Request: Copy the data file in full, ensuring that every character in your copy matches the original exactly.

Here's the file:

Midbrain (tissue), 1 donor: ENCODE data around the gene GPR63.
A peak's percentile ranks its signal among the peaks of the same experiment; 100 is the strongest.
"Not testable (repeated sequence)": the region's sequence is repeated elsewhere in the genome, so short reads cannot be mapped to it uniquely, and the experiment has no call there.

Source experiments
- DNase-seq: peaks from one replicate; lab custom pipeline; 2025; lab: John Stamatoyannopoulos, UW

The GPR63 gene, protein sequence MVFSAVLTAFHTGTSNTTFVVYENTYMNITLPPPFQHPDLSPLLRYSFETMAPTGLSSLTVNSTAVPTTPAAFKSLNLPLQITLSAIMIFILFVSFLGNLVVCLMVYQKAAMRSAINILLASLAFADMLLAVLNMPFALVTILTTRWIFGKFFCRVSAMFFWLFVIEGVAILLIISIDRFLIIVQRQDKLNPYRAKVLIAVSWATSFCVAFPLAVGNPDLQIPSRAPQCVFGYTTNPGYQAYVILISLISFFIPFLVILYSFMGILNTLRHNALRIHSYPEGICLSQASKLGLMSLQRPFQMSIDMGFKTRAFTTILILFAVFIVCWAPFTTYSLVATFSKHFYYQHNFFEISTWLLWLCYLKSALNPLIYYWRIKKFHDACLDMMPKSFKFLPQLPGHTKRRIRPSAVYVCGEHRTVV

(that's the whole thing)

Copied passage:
Midbrain (tissue), 1 donor: ENCODE data around the gene GPR63.
A peak's percentile ranks its signal among the peaks of the same experiment; 100 is the strongest.
"Not testable (repeated sequence)": the region's sequence is repeated elsewhere in the genome, so short reads cannot be mapped to it uniquely, and the experiment has no call there.

Source experiments
- DNase-seq: peaks from one replicate; lab custom pipeline; 2025; lab: John Stamatoyannopoulos, UW

The GPR63 gene, protein sequence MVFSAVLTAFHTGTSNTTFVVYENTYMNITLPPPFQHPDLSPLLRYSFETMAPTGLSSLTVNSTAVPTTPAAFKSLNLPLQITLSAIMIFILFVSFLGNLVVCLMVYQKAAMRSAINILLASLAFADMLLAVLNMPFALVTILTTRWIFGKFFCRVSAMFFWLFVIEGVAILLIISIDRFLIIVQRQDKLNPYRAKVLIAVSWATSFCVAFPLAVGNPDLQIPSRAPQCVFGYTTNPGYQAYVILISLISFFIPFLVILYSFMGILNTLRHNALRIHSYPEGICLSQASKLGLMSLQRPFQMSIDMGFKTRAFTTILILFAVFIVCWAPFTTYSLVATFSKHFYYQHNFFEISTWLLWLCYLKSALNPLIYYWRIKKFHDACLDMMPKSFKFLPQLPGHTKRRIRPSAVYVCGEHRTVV